What is there to say about The Lincoln Lawyer that hasn’t already been said?
As one of those movies that seems to pop up without telling anybody, The Lincoln Lawyer's mere existence is intriguing. For a long time I thought it was a period piece, and then I thought it was about a Lincoln-esque visionary lawyer. Only later did I find out its namesake comes from the lawyer working out of his car -- and that got me interested. Not enough to see it, but it curious nonetheless. Pair that with Matthew McConaughey’s return to drama and a good dose of John Grisham '90s movie nostalgia -- okay, well not pure Grisham but the weaker cut version of Grisham. The street name is “Michael Connelly.” Wait, that doesn’t even taste like “Grisham.” I think this guy gave me some bad shit. I gotta stop getting my legal thrillers from the park. With an opening that looks like it was cut on iMovie, I was actually getting kind of excited about The Lincoln Lawyer. I can’t explain it. I guess I was expecting something more grown-up. Then the names in the cast came up: Marisa Tomei, Ryan Phillippe, William H. Macy, and Bryan Cranston -- is this movie actually going to be good? “Hot dog!” I thought to myself.
We’re immediately introduced to McConaughey’s character, Mickey Haller, doing his lawyering from the back of a Lincoln. Driving him around is the coolest-looking hepcat in the world, who’s working off his legal fees. I did not catch this factoid in the movie but Wikipedia cracked the case. Then bikers surround them. They actually look authentic, too. Sometimes movie bikers seem to be played by the same three people, but there are some new bearded faces here. But hold on, they want something from McConaughey. Let’s see if he can get out of this one! Okay, wait, they’re cool, they’re clients. Man, this lawyer is connected to bikers! He’s so cool. He’s just like Veronica Mars. It’d be cool if, just like Veronica Mars, he uses these bikers as muscle when things get heavy. But that’d never happen; this isn’t Veronica Mars. Just kidding! He does! It is Veronica Mars! Where’s his cool dad?
Bikers and backup aside, the plot kicks in and the big client is Louis Roulet (Ryan Phillippe), a pissy rich guy who is adamant that he did not beat up a prostitute. Mickey Haller takes case. The particulars of this crime aren’t super important yet, and we instead have to see how Mickey can throw back a beer with his comic-book-named ex, Maggie McPherson (Tomei), and longtime buddy/investigator, Frank Levin (Macy). Back at his apartment, Haller does that thing that happens in movies where he looks a photograph of the victim and then a light bulb goes off and he remembers a case which also involved a photograph of an attacked prostitute. Are they connected? Put on your thoughtful southern McConaughey accent and say, “Mmmmmaybe.” This next part is important: later, in the courthouse, he catches some mean talk from a detective who has nothing to do with anything other than guilting Haller for defending defendants. Why is this scene here, you may ask -- this you can do either with or without the accent.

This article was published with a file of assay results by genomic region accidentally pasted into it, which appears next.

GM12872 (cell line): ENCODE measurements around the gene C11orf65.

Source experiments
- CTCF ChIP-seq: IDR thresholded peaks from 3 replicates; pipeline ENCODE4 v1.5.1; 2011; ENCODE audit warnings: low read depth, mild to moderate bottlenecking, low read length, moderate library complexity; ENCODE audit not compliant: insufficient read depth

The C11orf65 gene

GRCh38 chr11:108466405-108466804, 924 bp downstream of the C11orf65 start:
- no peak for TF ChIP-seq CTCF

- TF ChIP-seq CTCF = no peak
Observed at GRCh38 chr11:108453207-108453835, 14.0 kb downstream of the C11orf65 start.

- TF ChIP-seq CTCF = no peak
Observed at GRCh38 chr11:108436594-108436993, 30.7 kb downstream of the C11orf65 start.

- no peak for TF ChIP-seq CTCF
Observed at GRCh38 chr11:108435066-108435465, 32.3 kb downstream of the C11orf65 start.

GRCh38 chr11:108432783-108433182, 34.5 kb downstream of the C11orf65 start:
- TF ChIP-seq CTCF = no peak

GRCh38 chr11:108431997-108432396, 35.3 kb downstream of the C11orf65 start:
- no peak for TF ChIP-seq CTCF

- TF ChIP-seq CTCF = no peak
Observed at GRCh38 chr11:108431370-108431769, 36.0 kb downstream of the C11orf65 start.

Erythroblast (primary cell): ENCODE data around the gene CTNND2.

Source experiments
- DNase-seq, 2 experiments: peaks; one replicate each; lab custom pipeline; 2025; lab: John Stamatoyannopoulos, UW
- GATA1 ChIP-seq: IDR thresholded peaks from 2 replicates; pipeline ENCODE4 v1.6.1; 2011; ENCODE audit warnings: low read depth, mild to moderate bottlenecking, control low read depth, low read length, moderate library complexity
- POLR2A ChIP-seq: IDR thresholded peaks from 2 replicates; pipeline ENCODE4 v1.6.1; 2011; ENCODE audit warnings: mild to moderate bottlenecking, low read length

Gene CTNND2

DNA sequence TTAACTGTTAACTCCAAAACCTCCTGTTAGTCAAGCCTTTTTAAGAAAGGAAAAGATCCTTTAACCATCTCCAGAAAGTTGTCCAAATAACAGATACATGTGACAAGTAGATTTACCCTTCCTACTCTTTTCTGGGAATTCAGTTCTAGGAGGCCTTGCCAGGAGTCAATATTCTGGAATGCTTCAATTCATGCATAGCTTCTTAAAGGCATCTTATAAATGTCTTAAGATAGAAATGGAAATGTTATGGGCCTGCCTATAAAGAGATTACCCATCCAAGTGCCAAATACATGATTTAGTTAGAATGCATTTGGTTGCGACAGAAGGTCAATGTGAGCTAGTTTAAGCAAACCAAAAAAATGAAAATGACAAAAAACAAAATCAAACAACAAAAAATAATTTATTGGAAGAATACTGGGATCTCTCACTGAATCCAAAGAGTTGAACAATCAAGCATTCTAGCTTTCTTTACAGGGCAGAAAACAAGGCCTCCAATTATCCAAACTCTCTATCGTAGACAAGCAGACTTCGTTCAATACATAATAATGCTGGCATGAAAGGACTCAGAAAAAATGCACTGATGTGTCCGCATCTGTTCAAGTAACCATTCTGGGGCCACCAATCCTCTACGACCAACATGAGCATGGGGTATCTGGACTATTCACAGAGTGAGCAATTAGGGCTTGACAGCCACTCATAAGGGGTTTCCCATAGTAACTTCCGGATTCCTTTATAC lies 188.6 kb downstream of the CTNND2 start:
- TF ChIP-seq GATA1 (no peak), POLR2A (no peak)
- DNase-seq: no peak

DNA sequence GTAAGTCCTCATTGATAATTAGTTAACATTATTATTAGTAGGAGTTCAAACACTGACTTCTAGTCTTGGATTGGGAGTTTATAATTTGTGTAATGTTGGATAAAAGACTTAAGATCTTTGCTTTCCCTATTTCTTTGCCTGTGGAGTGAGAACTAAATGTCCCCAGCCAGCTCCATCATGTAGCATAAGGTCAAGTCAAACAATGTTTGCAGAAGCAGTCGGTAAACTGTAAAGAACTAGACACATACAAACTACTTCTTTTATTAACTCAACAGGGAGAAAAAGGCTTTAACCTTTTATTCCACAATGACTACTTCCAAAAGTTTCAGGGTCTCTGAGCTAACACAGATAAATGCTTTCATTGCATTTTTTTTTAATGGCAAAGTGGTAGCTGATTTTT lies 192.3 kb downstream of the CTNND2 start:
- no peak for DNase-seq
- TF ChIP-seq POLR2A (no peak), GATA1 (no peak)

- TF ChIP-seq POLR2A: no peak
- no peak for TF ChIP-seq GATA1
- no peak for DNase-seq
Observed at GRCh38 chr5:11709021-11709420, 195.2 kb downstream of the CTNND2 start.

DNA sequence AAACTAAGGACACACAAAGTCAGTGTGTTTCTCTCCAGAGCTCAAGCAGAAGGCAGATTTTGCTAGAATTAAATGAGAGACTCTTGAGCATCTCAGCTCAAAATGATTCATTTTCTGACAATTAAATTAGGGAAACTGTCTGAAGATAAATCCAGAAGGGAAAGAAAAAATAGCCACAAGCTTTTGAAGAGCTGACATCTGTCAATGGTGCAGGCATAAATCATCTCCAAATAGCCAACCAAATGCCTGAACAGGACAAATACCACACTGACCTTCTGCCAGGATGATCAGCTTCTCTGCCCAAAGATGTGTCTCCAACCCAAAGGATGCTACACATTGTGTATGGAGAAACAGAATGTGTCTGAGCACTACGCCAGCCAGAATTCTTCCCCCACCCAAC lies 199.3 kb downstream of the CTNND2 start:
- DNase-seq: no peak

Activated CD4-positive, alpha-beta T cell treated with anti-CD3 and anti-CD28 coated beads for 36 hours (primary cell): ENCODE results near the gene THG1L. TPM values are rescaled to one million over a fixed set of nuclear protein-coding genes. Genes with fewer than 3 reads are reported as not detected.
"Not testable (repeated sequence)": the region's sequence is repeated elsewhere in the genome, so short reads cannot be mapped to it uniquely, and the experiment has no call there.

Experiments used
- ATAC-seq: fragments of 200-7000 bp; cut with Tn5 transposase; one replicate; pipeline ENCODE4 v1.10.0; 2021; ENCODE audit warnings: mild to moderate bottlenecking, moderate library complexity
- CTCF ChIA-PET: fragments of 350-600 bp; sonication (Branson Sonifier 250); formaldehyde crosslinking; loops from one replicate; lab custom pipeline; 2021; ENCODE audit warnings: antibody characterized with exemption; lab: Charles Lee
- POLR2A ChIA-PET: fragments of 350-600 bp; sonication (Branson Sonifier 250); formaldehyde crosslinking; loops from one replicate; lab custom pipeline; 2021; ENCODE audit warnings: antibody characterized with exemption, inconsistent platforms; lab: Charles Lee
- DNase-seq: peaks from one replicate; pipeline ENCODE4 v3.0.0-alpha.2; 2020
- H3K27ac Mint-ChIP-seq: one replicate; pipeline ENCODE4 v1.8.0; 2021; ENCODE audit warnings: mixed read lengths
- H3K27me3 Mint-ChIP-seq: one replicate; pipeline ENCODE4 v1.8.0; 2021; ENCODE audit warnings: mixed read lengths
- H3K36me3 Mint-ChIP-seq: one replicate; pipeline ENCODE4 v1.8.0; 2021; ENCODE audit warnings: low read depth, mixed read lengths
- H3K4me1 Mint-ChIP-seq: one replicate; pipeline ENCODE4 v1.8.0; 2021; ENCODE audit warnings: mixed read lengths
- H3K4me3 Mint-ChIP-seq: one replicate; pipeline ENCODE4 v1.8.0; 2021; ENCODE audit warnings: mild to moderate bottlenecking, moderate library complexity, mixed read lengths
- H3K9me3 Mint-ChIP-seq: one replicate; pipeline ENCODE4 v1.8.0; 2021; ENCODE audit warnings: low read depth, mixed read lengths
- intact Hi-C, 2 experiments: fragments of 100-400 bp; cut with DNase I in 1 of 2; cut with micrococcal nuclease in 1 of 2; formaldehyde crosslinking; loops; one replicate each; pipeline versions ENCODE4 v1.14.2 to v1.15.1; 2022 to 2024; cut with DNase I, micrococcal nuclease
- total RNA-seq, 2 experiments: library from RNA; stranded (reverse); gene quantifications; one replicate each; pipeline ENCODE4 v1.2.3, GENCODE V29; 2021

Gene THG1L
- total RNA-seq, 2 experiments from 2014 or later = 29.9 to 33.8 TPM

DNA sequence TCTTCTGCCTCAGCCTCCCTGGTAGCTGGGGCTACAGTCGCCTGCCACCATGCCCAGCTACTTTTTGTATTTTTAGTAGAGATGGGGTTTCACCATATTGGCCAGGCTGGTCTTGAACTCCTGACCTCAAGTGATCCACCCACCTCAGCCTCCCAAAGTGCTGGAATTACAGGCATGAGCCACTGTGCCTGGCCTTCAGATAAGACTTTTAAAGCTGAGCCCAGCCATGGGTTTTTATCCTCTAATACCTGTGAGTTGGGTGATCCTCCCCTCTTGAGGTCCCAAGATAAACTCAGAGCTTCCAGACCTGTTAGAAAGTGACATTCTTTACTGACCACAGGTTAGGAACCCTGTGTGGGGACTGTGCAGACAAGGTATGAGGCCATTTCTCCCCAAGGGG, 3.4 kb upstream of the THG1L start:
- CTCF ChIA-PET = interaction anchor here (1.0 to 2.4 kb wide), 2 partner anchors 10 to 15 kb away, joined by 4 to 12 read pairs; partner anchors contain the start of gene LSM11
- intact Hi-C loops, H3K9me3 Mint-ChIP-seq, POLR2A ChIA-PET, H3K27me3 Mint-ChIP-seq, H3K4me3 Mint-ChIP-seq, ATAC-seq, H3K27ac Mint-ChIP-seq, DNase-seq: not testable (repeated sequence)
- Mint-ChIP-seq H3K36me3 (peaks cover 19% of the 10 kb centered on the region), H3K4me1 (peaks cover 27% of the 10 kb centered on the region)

The real story gets going when Haller suspects that his client may not be what he seems, but even so, the letter of the law says he’s still expected to continue functioning as an attorney. Haller's investigation ends in someone close to him being attacked, and the suspicion against Roulet is raised even higher -- but is it warranted? Regardless, Haller's mind has already entered into a game of Street Smarts v. Legal System, and Lincoln Lawyer-branded justice will be served. Incidentally, and I mean that in every sense of the word, Bryan Cranston shows up as yet another detective who does nothing of significance. “Why is he here?” I ask the jury of his peers who are also in this movie.
The final problem is that the courtroom drama part of this legal thriller is tepid at best. There’s a scene where all the cast members I’ve mentioned, including both detectives and Tomei -- who is inexplicably wearing an outfit from the '70s -- take seats in the courtroom, using all the cinema language available to say, “There’s something up the lawyer’s sleeve!” But what’s up the sleeve is like a four of clubs.
It’s hard out there for a legal thriller. Between the films and TV shows, many of the twists and turns have already been tapped. At least The Lincoln Lawyer has its own titular rap song for the credits. But don’t worry -- it’s not “album-only” on Amazon. This Blu-ray combo package is actually an interesting offering, though I’m not sure for whom. The movie looks and sounds great but it’s not a “showcase” kind of film, so the special features are its real opportunity to stand out. There’s a fine "making-of" and two segments with the novel’s author, Michael Connelly. In one he takes you around L.A. and talks about his inspiration for the characters, and in the other he as a chemistry-free interview -- not conversation -- with Matthew McConaughey. It’s informative if not extremely dry.
Surprisingly, the deleted scenes are good! I was all ready to give up on the concept of “deleted scenes,” but these little nuggets are fully mastered and the content actually adds to the characters. They even address some of my issues with the movie, like making it clear that his office is the Lincoln. I know that probably sounds sarcastic but I mean it.
The combo pack also has a DVD copy of the film if you want to watch it in your fancy car.
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